[15] Except for a few deep outliers, the 2009 swarm seems to begin where the 2008 swarm left off – it starts at ∼21 km depth and propagates upward to ∼19 km depth (Figures 2b and 3). Because of the high degree of waveform similarity in the 2009 swarm, the correlation-based detection/location method is highly successful, resulting in 602 locatable events (starting from 55 cataloged events). Together, these events show systematically decelerating upward migration. While propagation of the early part of the swarm could be approximated by a diffusional model (where distance is proportional to the square root of time), upward migration plateaus at ∼19.5 km depth.

Figure 3.

Comparison of normalized velocity waveforms of NCSN catalog earthquakes at the Red Cones seismic station MRD (vertical), which is located almost directly above the event hypocenters (see Figure 1). Waveforms are aligned on the catalog P-wave arrival time for each event. Note the significantly later S-wave arrivals for the 2006 events, consistent with their greater estimated depths. Also note the decreasing differential S and P arrival times during the 2009 swarm (solid arrow), supporting the upward migration of the estimated hypocenters. S-wave arrival times on this station are consistent with S waves on horizontal components at other stations, probably indicating a shallow S to P conversion beneath MRD (see Figure S3 of the auxiliary material). Unplotted events are those lacking a P arrival time pick at MRD. Waveforms are bandpass filtered 1–20 Hz. A few events with enhanced long-period energy are highlighted (dashed arrows).

3.2. Waveform Character

[16] Figure 3 shows the waveforms for the cataloged events from all three swarms as recorded at the Red Cones station (MRD), located almost directly above the seismicity. Gradually decreasing differential S and P arrival (S-P) times confirm the systematic upward migration during the 2008 and 2009 swarms. The 2006 events have longer S-P times, consistent with their deeper source locations. At MRD, the S waves appear much weaker in the 2006 swarm than those in the 2008 and 2009 swarms, despite having similar epicenters, but this is not true on all stations (Figure S3 of the auxiliary material). This could imply either high attenuation directly above the 2006 swarm (on the path to MRD) or alternatively a different distribution of focal mechanisms of the earthquakes. A few of the 2006 events seem to have an extended, long-period coda.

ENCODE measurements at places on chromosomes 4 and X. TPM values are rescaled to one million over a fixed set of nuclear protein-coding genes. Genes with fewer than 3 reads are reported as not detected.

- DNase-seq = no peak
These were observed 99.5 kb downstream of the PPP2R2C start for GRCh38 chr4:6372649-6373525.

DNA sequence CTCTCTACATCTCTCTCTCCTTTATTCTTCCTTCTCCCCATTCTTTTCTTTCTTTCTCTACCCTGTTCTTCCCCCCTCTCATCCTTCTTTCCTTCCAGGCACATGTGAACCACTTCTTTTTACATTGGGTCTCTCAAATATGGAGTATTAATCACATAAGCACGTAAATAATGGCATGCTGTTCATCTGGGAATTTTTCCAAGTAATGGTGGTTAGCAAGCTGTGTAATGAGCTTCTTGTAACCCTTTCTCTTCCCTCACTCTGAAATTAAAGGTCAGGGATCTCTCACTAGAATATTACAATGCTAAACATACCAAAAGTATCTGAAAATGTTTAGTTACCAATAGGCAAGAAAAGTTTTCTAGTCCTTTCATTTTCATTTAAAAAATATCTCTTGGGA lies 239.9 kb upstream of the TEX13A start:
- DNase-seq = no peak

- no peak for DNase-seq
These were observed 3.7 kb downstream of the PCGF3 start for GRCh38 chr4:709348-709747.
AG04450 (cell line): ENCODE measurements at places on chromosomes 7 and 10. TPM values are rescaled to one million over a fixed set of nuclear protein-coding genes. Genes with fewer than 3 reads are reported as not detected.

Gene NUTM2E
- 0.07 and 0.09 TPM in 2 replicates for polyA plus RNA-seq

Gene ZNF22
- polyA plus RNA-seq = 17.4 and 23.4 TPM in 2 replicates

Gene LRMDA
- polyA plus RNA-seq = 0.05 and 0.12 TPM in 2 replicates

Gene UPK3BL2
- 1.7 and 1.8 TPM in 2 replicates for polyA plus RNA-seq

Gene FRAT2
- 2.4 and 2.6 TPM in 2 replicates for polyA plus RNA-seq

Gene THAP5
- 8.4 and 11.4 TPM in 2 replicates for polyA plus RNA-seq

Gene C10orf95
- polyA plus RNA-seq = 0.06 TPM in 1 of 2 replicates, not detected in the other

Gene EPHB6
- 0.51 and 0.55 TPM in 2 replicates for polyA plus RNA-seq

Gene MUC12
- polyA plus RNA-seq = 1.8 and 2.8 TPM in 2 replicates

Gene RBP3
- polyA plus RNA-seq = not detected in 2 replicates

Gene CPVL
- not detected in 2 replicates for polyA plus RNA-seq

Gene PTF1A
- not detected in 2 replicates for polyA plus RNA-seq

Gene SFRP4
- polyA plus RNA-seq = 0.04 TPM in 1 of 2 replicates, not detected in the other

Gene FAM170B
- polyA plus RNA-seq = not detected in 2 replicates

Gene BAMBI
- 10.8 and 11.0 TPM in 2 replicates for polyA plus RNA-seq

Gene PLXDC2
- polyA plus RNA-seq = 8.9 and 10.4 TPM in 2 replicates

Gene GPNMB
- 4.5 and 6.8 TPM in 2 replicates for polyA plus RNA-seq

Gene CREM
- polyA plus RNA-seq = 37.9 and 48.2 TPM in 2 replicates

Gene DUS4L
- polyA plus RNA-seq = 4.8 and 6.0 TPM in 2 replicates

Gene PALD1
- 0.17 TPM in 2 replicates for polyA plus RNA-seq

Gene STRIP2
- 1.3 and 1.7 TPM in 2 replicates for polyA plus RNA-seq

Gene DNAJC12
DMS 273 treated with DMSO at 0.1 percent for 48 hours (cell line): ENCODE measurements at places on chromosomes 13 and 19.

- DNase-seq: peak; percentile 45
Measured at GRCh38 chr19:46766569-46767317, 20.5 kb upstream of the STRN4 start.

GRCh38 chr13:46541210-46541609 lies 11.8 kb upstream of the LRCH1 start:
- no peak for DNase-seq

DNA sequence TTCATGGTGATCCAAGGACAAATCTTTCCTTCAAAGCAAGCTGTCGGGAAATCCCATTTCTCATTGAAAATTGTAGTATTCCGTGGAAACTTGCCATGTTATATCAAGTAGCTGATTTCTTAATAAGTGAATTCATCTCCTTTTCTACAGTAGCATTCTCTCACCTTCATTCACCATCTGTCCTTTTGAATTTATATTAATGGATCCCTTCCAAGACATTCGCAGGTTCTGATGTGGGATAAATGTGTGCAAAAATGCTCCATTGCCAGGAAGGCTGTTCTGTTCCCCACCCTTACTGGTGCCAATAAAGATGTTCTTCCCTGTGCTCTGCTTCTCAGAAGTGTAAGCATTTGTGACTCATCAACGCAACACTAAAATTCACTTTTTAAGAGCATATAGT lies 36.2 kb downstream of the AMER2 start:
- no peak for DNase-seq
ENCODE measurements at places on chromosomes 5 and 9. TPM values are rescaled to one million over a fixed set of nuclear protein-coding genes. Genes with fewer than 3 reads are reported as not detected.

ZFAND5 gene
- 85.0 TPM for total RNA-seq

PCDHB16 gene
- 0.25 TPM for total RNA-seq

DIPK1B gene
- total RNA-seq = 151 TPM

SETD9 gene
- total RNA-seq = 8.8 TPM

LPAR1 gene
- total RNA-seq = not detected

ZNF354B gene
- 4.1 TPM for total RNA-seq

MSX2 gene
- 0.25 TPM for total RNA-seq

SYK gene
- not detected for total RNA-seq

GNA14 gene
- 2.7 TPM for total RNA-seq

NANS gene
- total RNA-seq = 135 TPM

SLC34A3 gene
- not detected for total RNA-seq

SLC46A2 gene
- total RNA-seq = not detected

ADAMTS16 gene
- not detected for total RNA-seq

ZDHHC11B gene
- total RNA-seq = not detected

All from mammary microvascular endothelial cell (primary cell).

[17] The 2009 swarm began with an earthquake that was relatively enriched in LP energy compared to the majority of 2008 and 2009 events, and at least 2 events with similarly enhanced LP energy occurred later in this sequence (Figure 3). These characteristics suggest that fluid movement may have accompanied brittle faulting for these events. In particular, the LP-like character of the first event of the 2009 swarm suggests that swarm initiation might have corresponded with the abrupt release of high-pressure fluid.

3.3. P-Wave Polarities

[18] We examined P-wave first motions in an attempt to constrain the focal mechanisms of the earthquakes. A strongly one-sided station distribution prevents obtaining well-constrained mechanisms. However, diversity in mechanisms is clear, as earthquakes with nearly the same location exhibit very different first motion patterns, sometimes appearing completely reversed from an event just a short time later (Figure S2 of the auxiliary material). Figure 3 (inset) highlights the variability in P-wave first motions at station MRD.

4. Discussion

[19] The mechanism or mechanisms by which brittle-failure lower-crustal earthquakes occur is a matter of debate, since the lower crust is thought to typically be too warm to host earthquakes, instead accommodating deformation through ductile flow [Sibson, 1982]. Most proposed mechanisms implicate fluids in some manner, either as promoting failure by reduction of normal stress on pre-existing fractures [Reyners et al., 2007] or by inducing high strain rates in the surrounding rock [e.g., Soosalu et al., 2010]. Possible fluids range from magma to CO2 to water, all of which may be present in a volcanic system. Earthquakes may reflect either hydrofracturing (if the fluid pressure exceeds the least principle stress) or slip on pre-existing fractures triggered by the reduction in effective normal stress resulting from an increase in fluid pressure. A migrating earthquake sequence could be triggered by fluid diffusion extending the full distance of the earthquakes, or by a migrating fluid pressure pulse in an already pressurized system.